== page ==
Or something just as poppy but perhaps less carefree?

A brilliant but appropriately anxiety-inducing animated video for the Sparks song ‘The Existential Threat’Laughing Squid
Cyriak Harris, the creative mind behind many wonderful surreral short films, created a brilliant but appropriately anxiety-inducing animated music video for the song “The Existential Threat” by the Los Angeles band Sparks, from their album “A Steady Drip, Drip, Drip”.

Or some vintage rock?

Iggy Pop’s “The Passenger” gets a video after 43 yearsBoing Boing
On Thursday, on his Instagram account, Iggy Pop announced that, after a 43 year wait, his classic track, “The Passenger,” has a video.

Let’s end how we began, with something mindful. Kind of.

Buddhist monk performs a badass cover of the Judas Priest song ‘Breaking the Law’ on classic instrumentsLaughing Squid
Buddhist monk Kossan1108, who does amazing, minimalist covers of classic rock songs with traditional instruments, performed a pretty badass cover of the classic Judas Priest song “Breaking the Law”. He used the wooden fish to keep the beat, a standing bell to add color and his own voice to cover the lyrics.

Puccini and the plants

Something else I’d found around my birthday then forgotten to male a note of here was news of this wonderful concert. If playing music to plants helps them grow, there are thousands of ficus trees, palms and plants in Spain that must be feeling pretty healthy at the moment.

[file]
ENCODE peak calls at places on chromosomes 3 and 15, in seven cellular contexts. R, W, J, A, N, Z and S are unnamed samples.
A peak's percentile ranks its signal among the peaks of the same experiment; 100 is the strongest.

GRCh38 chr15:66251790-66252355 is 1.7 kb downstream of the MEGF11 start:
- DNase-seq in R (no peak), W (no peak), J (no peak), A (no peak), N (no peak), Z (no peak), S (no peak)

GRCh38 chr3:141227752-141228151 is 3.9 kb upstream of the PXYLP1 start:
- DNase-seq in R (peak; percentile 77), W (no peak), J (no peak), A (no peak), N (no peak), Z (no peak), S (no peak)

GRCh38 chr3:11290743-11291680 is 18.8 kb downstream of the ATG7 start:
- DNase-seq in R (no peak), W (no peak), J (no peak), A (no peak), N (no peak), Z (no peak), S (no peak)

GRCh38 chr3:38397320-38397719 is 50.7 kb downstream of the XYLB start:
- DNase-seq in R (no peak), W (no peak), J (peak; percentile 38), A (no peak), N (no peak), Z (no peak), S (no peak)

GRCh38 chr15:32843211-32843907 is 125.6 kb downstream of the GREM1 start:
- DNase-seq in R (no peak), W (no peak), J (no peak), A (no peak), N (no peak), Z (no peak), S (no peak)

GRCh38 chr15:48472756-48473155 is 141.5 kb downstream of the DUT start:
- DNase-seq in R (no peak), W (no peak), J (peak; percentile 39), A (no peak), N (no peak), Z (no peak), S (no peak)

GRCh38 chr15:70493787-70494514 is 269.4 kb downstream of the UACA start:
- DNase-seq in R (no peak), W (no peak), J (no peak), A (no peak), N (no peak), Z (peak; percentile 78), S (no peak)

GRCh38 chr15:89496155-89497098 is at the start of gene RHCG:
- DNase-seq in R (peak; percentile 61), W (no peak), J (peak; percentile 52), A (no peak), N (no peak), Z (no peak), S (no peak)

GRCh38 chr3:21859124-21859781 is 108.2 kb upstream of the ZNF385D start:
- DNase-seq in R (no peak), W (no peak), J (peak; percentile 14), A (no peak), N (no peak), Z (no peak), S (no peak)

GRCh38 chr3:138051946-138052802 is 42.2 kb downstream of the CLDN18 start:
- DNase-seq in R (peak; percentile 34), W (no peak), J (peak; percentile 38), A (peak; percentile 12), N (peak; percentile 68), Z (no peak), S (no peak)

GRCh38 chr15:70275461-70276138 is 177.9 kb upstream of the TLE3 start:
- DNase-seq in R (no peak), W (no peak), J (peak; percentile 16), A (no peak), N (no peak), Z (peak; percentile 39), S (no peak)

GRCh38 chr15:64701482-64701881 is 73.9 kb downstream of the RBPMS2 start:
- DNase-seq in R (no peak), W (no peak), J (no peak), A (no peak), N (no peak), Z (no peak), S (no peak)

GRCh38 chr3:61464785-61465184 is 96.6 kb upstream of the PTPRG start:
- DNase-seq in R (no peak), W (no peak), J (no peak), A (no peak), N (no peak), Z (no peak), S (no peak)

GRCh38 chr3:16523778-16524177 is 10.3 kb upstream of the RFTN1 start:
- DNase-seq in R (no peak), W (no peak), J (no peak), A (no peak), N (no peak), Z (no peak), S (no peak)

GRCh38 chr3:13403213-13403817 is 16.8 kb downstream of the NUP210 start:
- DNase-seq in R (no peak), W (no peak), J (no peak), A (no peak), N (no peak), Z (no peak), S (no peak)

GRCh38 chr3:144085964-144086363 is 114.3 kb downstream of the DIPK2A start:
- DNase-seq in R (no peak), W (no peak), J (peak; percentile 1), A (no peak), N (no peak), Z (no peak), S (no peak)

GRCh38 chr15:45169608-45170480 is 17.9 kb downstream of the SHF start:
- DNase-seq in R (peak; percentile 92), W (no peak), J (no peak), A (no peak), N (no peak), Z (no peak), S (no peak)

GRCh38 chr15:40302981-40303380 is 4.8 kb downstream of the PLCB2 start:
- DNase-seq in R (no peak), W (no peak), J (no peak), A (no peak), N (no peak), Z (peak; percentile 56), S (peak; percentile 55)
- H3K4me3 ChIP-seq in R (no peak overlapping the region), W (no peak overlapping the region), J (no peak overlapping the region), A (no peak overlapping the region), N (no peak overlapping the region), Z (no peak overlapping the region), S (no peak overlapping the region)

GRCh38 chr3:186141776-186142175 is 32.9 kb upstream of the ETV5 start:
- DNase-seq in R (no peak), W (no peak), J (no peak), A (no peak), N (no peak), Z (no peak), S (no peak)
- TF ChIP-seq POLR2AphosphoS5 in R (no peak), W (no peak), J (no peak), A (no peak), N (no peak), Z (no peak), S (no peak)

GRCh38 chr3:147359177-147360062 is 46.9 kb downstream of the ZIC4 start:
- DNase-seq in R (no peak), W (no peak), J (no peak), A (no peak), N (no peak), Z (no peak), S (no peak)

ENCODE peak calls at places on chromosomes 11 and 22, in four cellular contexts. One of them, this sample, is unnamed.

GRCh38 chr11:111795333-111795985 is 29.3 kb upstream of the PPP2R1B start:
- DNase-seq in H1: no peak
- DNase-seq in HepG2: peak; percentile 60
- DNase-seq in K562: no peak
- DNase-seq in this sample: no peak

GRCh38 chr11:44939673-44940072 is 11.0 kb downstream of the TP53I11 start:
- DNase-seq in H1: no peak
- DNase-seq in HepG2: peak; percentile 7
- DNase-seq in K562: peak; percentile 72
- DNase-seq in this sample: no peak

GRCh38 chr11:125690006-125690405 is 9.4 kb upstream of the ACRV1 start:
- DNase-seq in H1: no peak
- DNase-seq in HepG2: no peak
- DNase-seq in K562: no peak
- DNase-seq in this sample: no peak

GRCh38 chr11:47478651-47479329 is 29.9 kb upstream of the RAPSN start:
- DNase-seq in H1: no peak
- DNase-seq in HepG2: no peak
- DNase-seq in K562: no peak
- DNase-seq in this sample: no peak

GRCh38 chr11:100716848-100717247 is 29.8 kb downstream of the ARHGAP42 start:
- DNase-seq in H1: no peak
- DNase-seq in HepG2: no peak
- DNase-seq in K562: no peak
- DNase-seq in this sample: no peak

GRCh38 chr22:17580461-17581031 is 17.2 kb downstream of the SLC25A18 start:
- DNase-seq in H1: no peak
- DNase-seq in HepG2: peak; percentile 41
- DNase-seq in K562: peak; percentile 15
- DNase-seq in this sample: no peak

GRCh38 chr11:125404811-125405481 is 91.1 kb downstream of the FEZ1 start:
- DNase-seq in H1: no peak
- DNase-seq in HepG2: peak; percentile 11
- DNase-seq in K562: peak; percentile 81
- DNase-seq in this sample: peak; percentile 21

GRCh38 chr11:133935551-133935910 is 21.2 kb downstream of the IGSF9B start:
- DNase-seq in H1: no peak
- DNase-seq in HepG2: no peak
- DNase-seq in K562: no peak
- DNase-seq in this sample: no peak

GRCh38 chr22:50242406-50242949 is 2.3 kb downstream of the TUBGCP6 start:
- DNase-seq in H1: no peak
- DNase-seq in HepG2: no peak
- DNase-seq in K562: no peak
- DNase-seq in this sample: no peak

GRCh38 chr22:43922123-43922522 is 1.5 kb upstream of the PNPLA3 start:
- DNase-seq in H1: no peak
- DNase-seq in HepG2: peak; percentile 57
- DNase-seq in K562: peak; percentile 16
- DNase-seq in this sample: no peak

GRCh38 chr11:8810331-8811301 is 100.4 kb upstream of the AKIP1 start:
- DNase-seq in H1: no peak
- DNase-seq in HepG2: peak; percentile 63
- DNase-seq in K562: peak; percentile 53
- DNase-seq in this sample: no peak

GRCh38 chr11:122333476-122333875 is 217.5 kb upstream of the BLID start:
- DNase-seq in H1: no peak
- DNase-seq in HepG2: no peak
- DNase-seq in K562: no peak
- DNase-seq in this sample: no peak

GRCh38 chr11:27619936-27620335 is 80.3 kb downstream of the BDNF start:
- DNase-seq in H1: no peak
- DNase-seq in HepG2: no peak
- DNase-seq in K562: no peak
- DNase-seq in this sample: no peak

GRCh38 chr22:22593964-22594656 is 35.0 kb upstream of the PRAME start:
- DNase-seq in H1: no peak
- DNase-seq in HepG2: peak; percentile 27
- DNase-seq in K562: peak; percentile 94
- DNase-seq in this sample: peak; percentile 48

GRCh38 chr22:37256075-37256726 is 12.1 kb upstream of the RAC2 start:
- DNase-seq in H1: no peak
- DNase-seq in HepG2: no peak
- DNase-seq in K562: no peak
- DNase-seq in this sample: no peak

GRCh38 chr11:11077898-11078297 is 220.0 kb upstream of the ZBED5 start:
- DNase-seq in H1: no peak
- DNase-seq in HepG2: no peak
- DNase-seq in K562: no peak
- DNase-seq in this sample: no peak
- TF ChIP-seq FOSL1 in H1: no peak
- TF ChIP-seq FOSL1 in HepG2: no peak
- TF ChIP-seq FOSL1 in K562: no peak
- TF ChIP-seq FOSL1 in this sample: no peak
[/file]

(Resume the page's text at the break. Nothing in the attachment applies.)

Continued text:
The artist Eugenio Ampudia inaugurates activity at the Liceu with a concert for 2,292 plantsLiceu Opera Barcelona
On the first day after the state of alarm instituted due to the pandemic ends, the Gran Teatre del Liceu reopens its doors, but it does so for an unusual audience. Conceptual artist Eugenio Ampudia is preparing an original, unique and different concert, in which the 2,292 seats of the auditorium will be occupied on this occasion by plants. It will be on 22 June at 5:00 p.m., broadcast live online, when the UceLi Quartet string quartet performs Puccini’s “Crisantemi” for this verdant public, brought in from local nurseries.

2,292 plants fill the audience in opening performance at Barcelona’s Gran Teatre del LiceuColossal
A collaboration with Madrid-based artist Eugenio Ampudia and the Max Estrella gallery, the concert was meant to reflect on humans’ relationship with nature. “I thought why don’t we go into the Liceu like weeds, take it over and let nature start growing everywhere and turn it into something alive even when there are no people,” Ampudia said in an interview.

Plants fill seats at Barcelona opera house concertAssociated Press
“I heard many more birds singing. And the plants in my garden and outside growing faster. And, without a doubt, I thought that maybe I could now relate in a much intimate way with people and nature,” he said before the performance.

At the end of the eight-minute concert, the sound of leaves and branches blowing in the wind resonated throughout the opera house like applause.

Here’s the performance in full, complete with “please silence your mobile phones and no pictures please” announcement.